Laura R Goldberg,
Brown University, USA
Goldberg is currently an Assistant Professor at Brown University, Providence RI, in the Division of Hematology/Oncology with interests in stem cell biology and the translational implications of the proposed work with regard to stem cell transplantation. She obtained her MD and PhD in Molecular Genetics and Biochemistry from the Medical Scientist Training Program at the University of Pittsburgh, completed her residency in Internal Medicine at the University of Pittsburgh and her Hematology/Oncology Fellowship at the Warren Alpert Medical School of Brown University. Her current work, in collaboration with Dr. Peter Quesenberry, is focused on the cycling nature of hematopoietic stem cells.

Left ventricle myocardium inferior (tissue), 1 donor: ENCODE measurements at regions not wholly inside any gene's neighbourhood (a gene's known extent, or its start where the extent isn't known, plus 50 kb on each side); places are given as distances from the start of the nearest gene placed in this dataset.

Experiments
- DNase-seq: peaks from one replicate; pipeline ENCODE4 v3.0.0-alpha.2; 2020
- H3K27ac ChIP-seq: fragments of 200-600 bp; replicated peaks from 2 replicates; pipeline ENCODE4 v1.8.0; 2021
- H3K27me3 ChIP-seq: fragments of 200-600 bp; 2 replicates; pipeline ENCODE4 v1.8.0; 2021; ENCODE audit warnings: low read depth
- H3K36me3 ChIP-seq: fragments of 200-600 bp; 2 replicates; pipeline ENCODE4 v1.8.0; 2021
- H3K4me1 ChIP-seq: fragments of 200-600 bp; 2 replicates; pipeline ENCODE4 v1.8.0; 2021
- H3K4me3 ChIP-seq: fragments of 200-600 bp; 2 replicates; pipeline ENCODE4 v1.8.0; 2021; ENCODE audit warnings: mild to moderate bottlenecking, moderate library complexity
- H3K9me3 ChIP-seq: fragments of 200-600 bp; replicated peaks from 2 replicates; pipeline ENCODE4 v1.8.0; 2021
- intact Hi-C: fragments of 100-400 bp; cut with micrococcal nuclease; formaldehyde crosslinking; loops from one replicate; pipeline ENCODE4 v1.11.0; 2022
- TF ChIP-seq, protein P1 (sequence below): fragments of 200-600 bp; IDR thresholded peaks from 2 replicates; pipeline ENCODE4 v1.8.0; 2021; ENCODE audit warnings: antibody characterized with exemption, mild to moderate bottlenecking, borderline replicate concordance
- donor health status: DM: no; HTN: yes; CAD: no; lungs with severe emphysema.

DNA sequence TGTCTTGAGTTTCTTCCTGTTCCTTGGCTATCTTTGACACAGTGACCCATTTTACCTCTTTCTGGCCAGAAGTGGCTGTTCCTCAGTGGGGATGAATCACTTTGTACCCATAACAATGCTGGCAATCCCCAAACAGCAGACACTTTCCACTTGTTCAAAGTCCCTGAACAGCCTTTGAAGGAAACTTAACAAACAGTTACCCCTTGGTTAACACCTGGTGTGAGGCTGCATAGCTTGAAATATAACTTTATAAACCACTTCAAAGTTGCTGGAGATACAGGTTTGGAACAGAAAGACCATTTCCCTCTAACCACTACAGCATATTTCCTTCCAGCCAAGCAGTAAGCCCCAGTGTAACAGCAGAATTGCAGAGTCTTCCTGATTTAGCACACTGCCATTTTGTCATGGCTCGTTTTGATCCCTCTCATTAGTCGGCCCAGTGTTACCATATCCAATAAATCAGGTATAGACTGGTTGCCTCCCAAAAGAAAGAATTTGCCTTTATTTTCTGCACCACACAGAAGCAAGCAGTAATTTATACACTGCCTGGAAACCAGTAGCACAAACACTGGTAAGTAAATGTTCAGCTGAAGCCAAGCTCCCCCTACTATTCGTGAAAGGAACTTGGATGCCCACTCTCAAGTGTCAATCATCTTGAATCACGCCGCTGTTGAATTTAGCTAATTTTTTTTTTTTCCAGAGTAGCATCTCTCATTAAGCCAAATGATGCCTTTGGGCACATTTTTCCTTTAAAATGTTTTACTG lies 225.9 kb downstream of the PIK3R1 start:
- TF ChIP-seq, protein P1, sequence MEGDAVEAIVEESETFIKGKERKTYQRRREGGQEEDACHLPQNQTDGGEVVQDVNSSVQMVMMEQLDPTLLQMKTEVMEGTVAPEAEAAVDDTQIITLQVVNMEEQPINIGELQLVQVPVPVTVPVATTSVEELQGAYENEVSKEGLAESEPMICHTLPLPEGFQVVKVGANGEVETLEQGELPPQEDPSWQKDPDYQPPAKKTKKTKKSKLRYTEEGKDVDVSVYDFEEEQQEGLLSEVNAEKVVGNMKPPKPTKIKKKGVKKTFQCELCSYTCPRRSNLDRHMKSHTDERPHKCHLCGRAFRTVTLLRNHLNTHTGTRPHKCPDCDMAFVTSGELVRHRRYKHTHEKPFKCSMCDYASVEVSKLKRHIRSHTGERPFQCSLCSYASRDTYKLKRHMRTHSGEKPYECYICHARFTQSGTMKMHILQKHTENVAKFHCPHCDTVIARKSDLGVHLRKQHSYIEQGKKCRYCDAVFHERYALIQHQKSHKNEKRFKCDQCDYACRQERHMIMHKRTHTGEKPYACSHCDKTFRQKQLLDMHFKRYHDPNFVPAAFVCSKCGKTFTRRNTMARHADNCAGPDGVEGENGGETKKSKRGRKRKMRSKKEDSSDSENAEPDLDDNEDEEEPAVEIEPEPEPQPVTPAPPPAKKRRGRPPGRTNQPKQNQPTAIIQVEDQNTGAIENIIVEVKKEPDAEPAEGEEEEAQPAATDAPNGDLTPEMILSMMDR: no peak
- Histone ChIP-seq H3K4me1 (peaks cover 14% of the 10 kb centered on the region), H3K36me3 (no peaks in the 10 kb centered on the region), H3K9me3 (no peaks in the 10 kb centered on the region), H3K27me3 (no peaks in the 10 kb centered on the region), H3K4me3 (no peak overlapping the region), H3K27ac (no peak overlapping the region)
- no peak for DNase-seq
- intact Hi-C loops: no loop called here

Current dogma holds that hematopoietic stem cells (HSCs) are predominantly in a quiescent state. HSC dormancy has been established by studies focusing solely on highly purified populations of HSCs and such research of highly purified dormant HSCs have formed the basis for virtually all marrow stem cell research to date. In contrast, we have been exploring the cell cycle status of the population of HSCs in un-separated whole bone marrow (WBM). By using two distinct techniques, we have shown that there is a large population of actively cycling long-term multi-lineage engraftable cells in marrow and that these cycling stem cells are selectively lost during conventional marrow stem cell preparative techniques. If HSCs are cycling, they cannot be purified to “homogeneity” as they will be continually changing phenotype as they transit cell cycle. We propose that such phenotypic fluctuations will render the cycling HSCs impossible to purify using current antibody-mediated purifications strategies as these strategies rely on stable surface epitope expression. Based on our findings of an actively cycling population of marrow cells capable of long-term multi-lineage engraftment, we recommend that future studies must consider the total hematopoietic stem cell pool on a population level in order to provide a more comprehensive study of HSC biology.